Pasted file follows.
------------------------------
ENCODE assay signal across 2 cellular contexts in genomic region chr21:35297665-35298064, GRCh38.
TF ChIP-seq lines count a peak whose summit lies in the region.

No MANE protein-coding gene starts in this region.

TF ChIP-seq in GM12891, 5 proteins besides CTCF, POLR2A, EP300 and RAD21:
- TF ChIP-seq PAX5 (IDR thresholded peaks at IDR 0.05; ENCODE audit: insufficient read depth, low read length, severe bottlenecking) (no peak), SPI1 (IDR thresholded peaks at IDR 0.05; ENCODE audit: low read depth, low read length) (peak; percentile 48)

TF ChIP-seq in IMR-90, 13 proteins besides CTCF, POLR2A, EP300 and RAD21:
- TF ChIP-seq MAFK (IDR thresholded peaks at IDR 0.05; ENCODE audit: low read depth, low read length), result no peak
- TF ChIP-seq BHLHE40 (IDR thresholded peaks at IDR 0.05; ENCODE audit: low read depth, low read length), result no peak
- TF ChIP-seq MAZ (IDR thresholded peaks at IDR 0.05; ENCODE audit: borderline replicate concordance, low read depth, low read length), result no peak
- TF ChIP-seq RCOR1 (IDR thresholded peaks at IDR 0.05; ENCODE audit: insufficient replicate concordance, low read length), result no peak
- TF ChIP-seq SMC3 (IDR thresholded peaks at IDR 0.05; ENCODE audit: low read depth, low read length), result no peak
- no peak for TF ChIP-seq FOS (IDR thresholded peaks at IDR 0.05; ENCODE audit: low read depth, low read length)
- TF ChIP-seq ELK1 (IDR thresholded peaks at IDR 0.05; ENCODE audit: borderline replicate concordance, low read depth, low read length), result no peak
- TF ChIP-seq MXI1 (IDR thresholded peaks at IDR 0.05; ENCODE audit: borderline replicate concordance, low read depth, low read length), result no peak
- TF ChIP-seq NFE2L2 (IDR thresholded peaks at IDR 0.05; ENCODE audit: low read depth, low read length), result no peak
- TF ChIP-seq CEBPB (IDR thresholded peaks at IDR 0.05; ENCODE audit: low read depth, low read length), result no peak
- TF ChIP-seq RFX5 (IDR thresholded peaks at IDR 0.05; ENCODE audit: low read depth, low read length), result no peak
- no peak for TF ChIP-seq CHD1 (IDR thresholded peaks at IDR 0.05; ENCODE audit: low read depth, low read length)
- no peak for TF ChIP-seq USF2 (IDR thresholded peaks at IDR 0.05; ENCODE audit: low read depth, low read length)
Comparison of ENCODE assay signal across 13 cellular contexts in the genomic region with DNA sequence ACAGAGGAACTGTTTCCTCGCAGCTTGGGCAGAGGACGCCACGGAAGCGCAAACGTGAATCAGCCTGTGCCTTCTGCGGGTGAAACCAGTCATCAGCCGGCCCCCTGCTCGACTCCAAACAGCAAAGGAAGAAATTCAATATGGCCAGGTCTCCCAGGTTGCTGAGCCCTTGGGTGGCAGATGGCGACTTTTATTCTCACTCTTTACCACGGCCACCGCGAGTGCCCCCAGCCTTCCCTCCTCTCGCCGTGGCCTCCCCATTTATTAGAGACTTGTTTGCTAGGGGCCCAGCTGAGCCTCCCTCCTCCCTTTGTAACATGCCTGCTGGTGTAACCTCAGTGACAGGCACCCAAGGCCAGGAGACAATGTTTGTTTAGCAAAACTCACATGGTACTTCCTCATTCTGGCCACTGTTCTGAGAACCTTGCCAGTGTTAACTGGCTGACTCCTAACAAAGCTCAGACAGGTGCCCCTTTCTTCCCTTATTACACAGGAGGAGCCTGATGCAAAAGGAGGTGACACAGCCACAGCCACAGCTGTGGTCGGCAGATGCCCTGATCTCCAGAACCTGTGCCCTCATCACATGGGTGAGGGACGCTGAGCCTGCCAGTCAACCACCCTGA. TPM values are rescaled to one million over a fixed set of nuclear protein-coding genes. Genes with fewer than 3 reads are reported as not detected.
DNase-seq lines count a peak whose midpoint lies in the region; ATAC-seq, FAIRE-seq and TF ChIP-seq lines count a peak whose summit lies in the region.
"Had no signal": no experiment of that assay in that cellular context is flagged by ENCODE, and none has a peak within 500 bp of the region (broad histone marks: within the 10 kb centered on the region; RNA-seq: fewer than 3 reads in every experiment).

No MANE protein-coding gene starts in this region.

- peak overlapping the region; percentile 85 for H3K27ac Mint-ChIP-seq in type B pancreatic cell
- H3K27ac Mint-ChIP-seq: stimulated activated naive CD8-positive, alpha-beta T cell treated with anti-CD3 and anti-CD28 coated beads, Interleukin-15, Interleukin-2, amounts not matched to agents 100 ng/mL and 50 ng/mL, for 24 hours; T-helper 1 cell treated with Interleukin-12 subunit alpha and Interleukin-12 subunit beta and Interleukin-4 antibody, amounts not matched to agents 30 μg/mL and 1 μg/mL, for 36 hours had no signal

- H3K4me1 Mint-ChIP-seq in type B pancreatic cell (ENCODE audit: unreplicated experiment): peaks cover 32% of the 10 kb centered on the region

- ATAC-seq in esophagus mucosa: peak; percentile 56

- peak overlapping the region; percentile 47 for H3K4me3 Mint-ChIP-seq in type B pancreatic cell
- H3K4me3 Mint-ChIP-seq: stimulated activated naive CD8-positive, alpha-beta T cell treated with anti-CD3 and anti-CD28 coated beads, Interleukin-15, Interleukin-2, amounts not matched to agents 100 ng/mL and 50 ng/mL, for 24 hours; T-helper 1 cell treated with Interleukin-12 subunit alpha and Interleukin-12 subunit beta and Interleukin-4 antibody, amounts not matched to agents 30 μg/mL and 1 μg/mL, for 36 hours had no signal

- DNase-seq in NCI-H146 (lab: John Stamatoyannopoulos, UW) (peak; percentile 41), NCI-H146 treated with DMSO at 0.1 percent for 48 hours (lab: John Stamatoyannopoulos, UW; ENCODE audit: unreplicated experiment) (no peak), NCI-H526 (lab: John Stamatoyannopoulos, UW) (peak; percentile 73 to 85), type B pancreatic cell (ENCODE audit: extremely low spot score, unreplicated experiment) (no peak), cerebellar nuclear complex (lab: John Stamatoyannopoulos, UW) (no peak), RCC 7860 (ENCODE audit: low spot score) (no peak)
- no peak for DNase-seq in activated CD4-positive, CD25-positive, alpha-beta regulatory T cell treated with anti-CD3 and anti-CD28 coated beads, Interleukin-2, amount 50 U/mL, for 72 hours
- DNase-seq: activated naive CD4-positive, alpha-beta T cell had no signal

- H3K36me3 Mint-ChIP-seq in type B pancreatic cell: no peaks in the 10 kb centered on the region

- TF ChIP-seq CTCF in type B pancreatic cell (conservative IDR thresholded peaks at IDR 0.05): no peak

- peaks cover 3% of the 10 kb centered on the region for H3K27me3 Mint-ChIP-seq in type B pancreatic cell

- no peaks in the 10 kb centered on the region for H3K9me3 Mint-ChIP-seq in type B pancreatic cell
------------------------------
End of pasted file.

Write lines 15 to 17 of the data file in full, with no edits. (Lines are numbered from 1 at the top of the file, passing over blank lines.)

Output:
- TF ChIP-seq NFE2L2 (IDR thresholded peaks at IDR 0.05; ENCODE audit: low read depth, low read length), result no peak
- TF ChIP-seq CEBPB (IDR thresholded peaks at IDR 0.05; ENCODE audit: low read depth, low read length), result no peak
- TF ChIP-seq RFX5 (IDR thresholded peaks at IDR 0.05; ENCODE audit: low read depth, low read length), result no peak